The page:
# Calculating torque on revolving sign

1. Oct 18, 2016

### Lourenssign

I have a triangular sign, each face is 9000mm long horizontal, 2616mm high vertically, the "turntable /bearing "diameter is 3450 mm, the longest length from the sign edge is 5100mm from the centre shaft, the deadweight of the structure is 3200kg, i want to turn at 0,6 RPM, what torque shoul my motor be​

2. Oct 18, 2016

### Staff: Mentor

Welcome to the PF.

The torque to maintain the sign turning depends mostly on the loaded bearing friction. If the wind interacts with the sign, then you will need additional available torque to overcome those forces. The torque to start up the sign and get it to rotational speed depends on the Moment of Inertia and how long it takes to spin it up (in addition to overcoming the bearing friction).

3. Oct 18, 2016

### Lourenssign

Thanks PF,
The windload /force is 1.1kpa? , im a total idiot when it comes to this, but my motor specialist wants this to recomend the right motor/gearbox
Rgds

4. Oct 18, 2016

### Lourenssign

How do i calculte the friction on the bearings

5. Oct 18, 2016

### Staff: Mentor

You probably need to measure it, or look in the datasheet to see if it is specified for various loads...

6. Oct 18, 2016

### Lourenssign

The load is spread over 6 custom wheel carriages, 2,wheels each with a 700kg load capacity on each wheel, they run on a rolled channel (ring), thus i cannot get the info from a spec sheet

7. Oct 18, 2016

### Staff: Mentor

Have you looked into similar size signs to see what size motor they use? That's a pretty heavy sign! Have you considered trying to build it with a lighter structure? Why does it have to be so heavy? Do you have any pictures?

8. Oct 19, 2016

### Mech_Engineer

Your limiting factor will likely be the torque required at startup to accelerate the sign to the required speed in a reasonable amount of time. I would first estimate how much torque is required to accelerate the sign, and then apply a safety factor.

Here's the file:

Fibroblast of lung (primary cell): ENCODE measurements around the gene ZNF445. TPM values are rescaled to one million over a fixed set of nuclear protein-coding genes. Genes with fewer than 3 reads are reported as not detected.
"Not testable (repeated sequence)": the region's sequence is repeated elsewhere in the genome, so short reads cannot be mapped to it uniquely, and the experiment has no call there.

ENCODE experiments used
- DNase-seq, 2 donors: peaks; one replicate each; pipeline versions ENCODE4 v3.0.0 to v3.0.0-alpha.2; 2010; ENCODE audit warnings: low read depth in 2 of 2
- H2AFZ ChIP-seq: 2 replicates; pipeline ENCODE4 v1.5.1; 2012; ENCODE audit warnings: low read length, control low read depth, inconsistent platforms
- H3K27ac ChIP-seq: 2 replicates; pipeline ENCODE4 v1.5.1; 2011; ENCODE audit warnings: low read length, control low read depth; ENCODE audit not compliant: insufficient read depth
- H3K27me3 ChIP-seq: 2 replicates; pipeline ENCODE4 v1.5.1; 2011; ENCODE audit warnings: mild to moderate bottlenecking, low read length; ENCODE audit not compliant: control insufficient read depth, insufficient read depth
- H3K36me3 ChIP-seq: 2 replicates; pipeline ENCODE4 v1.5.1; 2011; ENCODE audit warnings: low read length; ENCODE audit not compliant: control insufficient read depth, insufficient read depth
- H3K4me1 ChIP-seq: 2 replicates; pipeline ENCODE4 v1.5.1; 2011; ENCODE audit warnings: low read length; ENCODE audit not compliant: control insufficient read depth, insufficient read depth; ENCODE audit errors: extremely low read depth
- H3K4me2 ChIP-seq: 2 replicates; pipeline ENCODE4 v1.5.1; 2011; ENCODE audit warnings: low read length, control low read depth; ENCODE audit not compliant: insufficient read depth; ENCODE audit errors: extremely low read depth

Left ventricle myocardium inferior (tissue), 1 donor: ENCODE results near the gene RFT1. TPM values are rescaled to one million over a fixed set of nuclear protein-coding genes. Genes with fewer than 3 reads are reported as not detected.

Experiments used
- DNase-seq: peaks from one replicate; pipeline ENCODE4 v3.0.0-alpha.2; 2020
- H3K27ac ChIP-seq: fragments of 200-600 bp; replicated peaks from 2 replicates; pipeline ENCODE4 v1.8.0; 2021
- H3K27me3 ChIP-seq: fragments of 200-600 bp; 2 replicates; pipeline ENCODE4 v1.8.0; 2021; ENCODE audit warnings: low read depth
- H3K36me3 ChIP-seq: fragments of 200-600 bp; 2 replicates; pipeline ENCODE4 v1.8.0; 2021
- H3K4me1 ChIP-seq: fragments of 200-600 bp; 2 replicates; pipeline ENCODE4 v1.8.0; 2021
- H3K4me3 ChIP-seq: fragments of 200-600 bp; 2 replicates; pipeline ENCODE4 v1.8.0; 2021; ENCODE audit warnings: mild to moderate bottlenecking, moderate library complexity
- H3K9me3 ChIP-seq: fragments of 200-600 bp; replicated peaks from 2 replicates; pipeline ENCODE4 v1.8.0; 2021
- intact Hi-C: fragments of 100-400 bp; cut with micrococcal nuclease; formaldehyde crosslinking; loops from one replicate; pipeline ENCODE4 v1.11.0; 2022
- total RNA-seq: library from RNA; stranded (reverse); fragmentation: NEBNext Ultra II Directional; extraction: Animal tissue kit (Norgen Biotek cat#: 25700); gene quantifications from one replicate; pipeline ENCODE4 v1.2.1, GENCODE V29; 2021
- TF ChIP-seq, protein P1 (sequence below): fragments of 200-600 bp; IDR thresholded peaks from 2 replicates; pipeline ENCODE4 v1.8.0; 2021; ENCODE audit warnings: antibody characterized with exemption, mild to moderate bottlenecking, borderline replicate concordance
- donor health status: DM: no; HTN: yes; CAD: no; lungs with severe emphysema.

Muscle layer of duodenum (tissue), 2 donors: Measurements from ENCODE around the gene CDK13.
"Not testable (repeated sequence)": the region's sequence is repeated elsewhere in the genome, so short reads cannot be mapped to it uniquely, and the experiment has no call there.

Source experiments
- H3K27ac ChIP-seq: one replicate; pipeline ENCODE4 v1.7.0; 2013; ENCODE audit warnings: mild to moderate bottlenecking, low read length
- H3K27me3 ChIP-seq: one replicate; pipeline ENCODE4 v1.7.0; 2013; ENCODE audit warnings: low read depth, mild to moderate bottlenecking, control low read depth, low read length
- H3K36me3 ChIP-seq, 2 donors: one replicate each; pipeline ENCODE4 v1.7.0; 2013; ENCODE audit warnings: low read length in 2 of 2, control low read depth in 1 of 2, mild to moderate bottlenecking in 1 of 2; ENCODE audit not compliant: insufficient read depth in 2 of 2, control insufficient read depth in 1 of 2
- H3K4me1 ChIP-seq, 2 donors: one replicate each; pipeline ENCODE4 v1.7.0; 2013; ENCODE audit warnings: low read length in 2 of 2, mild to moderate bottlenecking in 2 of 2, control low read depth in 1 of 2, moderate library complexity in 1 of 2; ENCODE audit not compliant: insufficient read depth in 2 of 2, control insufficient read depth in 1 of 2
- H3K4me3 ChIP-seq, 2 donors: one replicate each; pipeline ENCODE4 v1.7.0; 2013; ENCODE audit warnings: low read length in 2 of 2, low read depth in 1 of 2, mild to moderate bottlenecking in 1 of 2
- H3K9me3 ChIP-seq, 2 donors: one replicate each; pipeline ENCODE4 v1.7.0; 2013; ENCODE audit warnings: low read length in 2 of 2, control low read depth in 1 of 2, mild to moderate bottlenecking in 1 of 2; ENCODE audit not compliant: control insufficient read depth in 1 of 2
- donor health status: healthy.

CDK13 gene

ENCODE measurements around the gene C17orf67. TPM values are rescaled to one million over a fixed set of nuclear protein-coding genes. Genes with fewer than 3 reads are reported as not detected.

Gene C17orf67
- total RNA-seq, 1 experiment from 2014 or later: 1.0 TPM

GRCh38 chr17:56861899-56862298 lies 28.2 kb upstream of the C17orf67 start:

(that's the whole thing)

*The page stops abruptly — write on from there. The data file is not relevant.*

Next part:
It seems to me wind load wouldn't be a huge concern for motor torque as long as the sign's geometry is symmetric and it is rotating about its center. Wind coming from any particular direction should balance equally. Wind load will be more important for preventing the sign from toppling over in high winds, have you taken this into consideration?

Last edited by a moderator: Oct 19, 2016
9. Oct 19, 2016

### JBA

The bearing friction is not a factor of the wheels' size, or their contact surface on which they are running, that is another issue, the bearing friction is a function of the loading on each wheel and the design and type of bearing between the wheel and the shaft; so, the first question for that is "what type of bearing are you using?"and unless you are making your own bearings then the manufacturer should be able to supply the bearing load vs rolling or sliding friction information that you need.

With regard to the bearing loading from the maximum wind loading directly on the face of the sign should be included. This loading will somewhat reduced for the composite set of all wheel bearings because as the load is increased on the downwind wheels it will be correspondingly reduced on the upwind wheels.

10. Oct 26, 2016

### Lourenssign

Hi, The bearings are type 6006, deep groove bearings, the friction was given as 0.015, if that helps.
Thank you Mech-Engineer for the advise on wind load, is there a mathematical statement for it, as my motor supplier is very adamant it play a huge roll.
Thus we are no at a moto that needs to be 120KN torque, which might be over specked.
Can I attach a pdf file here?